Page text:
The Canadian Writers' Collective

Writing, and writerly tangents

Sunday, July 23, 2006


By Craig Terlson

Most summers I try to hit the highway for at least one long road trip. If it were up to me, I'd just pick a direction and head out, but certain family members think we should do some "planning". Sheesh – planning is worse than asking for directions.
But I compromise and agree to something more than West or South (how about something new… southwest?).

This year we are travelling through the motherland (Saskatchewan) and then heading south to the Dakotas, maybe dip into Wyoming or Nebraska. I know what you're thinking (especially you folks that live near those bumpy land formations in B.C.), what the hell is there to see in any of those directions? Well, the thing to see is space: flat, open and a helluva lot of it.

I was speaking to a friend recently about the nature of home, how so many of us feel the need to return to something familiar, the landscape of our youth. For me, that was open prairie and long roads that only curved when they really, really had to.
I love the conversations we have as we drive and I love the long silent stretches where you look at the sky, the band of yellow fields whipping by, or a red barn that pops out of the flatness and shines like a weathered beacon. This landscape allows my mind breathing space. It's probably the reason it shows up in my fiction. When I think of a setting for my characters to live their lives, struggle with their conflicts, a place to think deep thoughts, I find that I'm often plunking them down somewhere flat and barren. That's where I like to be, it's the least I can do for my characters.

This is from the opening of a recent story of mine called, "Flat as Nothing" –

When you drove along a flat stretch, which is often around here, and the landscape dipped even the slightest amount, you noticed. The road, the field carpeted with green shoots turning gold, and even the surrounding sky, shifted like some oceanic plate disturbed by seismic activity. The accompanying crack and flashbulb effect of the sheet lightning increased the sensation, terrifying and gorgeous at the same time. The valley lit in a way that every ripple in the ground, every fluttering leaf, rock and varmint on the run was exposed with fluorescent clarity.


Blogger J.A. McDougall said...

I know EXACTLY what you mean, Craig! I love driving through flat lands; I find the stillness very peaceful.

Sun Jul 23, 03:12:00 pm GMT-4  
Blogger Tricia Dower said...

This reminds me of driving with my husband through his home province of Alberta. There's absolutely nothing to see (I'm a city girl) except for the occasional grain elevator rising like a temple. It's beautiful and eerie, as though you haven't yet realized that somethng terrible has happened and everyone else is dead.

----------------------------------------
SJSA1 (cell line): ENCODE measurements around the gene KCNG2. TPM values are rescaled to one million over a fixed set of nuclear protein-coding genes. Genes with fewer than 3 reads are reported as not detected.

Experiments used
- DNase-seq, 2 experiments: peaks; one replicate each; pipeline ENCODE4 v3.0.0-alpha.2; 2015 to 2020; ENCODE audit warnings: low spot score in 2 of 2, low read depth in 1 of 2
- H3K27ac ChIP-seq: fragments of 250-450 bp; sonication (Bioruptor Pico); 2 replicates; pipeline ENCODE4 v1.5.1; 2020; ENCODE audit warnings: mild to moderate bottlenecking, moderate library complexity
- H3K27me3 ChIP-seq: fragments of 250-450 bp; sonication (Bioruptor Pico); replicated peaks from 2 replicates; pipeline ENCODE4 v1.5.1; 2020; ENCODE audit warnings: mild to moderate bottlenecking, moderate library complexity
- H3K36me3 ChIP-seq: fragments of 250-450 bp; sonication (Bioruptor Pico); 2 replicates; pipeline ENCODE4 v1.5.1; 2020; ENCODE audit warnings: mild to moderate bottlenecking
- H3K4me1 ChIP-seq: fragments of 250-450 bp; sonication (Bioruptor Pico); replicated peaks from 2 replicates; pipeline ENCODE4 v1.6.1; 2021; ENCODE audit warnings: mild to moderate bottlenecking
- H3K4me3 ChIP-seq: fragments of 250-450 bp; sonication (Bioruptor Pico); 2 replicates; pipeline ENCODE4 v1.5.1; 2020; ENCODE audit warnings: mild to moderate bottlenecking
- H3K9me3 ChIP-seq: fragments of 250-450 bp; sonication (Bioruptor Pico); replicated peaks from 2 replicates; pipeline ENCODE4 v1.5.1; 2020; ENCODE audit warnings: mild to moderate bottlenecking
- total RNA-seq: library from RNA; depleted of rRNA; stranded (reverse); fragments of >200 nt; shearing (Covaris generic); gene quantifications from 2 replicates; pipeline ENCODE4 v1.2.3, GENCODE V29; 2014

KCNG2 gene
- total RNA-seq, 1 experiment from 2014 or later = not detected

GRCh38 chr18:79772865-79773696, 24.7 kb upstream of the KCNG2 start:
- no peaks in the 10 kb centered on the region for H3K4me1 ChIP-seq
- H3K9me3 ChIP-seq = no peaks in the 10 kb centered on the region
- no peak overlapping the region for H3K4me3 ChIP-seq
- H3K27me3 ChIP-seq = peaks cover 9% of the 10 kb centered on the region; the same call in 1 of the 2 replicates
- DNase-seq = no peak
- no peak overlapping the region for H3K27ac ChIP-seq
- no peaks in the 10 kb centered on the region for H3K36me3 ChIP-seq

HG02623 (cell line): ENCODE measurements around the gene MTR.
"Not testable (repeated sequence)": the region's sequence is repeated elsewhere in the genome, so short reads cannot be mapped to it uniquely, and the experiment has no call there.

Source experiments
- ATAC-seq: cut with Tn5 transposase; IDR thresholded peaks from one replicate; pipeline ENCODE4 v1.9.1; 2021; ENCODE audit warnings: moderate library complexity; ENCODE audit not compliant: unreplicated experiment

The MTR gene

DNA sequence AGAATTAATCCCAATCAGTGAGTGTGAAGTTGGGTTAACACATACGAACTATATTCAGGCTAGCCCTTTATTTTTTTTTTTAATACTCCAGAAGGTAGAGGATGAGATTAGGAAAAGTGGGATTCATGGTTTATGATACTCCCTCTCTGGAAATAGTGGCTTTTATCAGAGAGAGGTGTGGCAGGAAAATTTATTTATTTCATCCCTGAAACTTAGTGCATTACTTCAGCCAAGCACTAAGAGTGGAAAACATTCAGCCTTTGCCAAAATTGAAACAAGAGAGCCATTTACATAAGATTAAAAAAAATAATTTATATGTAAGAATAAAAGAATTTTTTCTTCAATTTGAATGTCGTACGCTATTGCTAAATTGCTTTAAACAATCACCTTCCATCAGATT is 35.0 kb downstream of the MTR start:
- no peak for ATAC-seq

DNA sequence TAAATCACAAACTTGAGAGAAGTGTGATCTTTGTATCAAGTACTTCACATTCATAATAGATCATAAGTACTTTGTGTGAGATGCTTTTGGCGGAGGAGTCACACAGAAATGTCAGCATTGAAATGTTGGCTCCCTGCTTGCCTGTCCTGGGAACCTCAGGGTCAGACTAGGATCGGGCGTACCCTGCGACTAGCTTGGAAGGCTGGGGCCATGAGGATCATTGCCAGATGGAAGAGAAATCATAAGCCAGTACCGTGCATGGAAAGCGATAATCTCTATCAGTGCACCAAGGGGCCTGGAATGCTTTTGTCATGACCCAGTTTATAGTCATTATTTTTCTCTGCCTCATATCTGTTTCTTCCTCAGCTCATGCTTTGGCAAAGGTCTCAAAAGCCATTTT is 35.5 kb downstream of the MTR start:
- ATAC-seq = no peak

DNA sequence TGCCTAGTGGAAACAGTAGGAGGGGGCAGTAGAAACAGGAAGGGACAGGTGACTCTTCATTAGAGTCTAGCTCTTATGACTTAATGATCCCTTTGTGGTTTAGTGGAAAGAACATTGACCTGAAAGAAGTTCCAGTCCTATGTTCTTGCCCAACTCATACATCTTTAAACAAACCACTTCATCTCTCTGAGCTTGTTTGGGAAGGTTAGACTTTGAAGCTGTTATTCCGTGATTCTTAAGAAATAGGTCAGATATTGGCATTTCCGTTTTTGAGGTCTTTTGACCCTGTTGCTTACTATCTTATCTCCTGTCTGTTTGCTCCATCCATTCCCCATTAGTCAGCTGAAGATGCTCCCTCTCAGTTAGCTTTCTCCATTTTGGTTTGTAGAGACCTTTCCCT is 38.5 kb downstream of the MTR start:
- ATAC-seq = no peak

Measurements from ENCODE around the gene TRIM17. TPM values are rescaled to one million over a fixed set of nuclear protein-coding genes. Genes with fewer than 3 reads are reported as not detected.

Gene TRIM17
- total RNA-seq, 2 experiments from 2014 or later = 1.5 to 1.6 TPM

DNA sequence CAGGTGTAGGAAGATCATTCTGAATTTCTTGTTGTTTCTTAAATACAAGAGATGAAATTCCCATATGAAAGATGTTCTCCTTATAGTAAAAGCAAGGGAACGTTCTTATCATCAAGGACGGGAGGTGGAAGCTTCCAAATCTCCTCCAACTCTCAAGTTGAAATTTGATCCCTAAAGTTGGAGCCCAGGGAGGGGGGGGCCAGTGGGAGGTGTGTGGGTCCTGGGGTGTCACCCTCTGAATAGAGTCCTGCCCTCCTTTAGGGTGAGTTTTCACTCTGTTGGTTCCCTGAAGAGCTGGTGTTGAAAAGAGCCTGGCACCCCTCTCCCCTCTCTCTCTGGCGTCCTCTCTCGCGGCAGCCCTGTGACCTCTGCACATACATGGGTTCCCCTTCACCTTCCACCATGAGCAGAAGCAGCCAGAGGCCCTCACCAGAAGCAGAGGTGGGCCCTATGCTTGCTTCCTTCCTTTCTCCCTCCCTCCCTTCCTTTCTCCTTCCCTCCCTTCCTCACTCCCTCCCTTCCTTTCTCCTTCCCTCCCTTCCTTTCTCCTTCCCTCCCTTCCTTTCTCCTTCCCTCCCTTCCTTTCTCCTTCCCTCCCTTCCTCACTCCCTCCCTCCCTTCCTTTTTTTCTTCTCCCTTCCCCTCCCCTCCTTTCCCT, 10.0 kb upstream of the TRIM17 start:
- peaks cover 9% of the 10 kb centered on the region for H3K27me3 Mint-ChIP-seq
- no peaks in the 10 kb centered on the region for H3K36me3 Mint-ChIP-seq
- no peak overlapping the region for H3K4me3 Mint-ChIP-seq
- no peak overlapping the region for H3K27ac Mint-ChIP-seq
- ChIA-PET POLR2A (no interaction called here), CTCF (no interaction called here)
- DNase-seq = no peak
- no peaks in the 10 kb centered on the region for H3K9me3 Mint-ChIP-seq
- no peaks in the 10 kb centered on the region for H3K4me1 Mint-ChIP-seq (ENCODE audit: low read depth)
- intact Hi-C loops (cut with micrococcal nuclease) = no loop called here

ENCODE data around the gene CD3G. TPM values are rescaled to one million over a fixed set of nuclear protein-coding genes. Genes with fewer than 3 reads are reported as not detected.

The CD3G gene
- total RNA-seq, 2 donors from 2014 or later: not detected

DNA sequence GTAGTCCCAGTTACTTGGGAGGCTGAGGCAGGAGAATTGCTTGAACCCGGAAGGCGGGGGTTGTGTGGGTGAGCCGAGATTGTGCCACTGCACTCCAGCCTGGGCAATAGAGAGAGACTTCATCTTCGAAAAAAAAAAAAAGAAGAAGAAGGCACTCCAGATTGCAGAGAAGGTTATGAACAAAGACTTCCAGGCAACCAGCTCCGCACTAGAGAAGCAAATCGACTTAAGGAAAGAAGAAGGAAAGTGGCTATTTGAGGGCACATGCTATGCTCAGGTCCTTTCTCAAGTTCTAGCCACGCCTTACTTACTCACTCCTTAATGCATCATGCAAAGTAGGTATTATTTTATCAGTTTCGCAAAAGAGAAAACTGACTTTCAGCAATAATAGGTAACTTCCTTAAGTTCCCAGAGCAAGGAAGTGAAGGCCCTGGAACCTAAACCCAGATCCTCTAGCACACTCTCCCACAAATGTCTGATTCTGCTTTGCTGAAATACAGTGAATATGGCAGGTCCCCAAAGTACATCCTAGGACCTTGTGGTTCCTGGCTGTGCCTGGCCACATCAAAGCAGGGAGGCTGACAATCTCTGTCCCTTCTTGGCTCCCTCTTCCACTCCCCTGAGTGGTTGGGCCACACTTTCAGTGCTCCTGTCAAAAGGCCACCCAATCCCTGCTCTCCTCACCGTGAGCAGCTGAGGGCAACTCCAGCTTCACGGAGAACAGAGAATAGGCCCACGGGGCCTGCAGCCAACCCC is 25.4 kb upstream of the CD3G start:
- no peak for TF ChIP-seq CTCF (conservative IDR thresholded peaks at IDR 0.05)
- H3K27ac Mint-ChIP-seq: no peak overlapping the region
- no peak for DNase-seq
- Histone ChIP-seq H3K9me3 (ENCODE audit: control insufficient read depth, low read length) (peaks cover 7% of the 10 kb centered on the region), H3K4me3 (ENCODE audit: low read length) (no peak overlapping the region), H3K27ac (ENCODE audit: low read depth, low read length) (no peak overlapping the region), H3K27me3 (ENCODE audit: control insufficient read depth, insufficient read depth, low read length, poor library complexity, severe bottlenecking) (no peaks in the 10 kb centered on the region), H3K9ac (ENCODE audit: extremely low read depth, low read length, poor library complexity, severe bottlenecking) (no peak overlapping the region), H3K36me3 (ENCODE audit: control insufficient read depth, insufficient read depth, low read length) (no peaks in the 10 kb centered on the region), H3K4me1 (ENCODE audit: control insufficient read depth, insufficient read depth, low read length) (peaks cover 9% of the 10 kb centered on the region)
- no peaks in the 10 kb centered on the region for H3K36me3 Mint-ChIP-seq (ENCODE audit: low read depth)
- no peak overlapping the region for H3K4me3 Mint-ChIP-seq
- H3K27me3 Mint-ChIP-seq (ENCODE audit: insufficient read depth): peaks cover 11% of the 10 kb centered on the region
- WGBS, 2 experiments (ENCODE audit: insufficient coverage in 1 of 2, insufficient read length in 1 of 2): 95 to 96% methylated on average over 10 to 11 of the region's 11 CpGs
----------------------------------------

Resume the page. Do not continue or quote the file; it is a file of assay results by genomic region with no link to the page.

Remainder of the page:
Sun Jul 23, 06:47:00 pm GMT-4  
Anonymous Anonymous said...

Yes - to both - I find it very peaceful and it can be quite eerie, especially late at night when it's you and the grasshoppers on the road... and that's it.

Sun Jul 23, 07:48:00 pm GMT-4  
Blogger Patricia said...

I love the excerpt Craig, I love it, it's been along time since I've driven on flat land, every so often, I long to get out of the bumps of BC, can't seem to get past those rockies...your work is always so beautiful, thanks Craig. xoxo

Mon Jul 24, 02:09:00 am GMT-4  
Blogger craig said...

So nice of you to say, patricia - thank you.

In my defense (?), I love the rockies, I am often silenced by their beauty - whereas my wife (a prairie girl) feels oppressed by them, she needs to SEE!
Very strange (but I love her for that)

Mon Jul 24, 10:11:00 am GMT-4  
Anonymous Anonymous said...

Craig, what a pip. This is so darned cute. Diane

Mon Jul 24, 10:39:00 am GMT-4  
Blogger tamara said...

A fellow roadtripper! Although I come from the land of bumpy formations, I love wide-open spaces, too. I've never understood it when people say there's nothing to see. If you've eyes, there's always something to see.

I've not been through that part of Canada/US, or not much of it. But my memories of Arizona are strong. In fact the desert is one of my favourite places.

And oh yes, the sounds. When the eyes have less stimulation, your ears open up to the symphony...

Oh, I am in need of a long roadtrip...

Thu Jul 27, 05:31:00 pm GMT-4  

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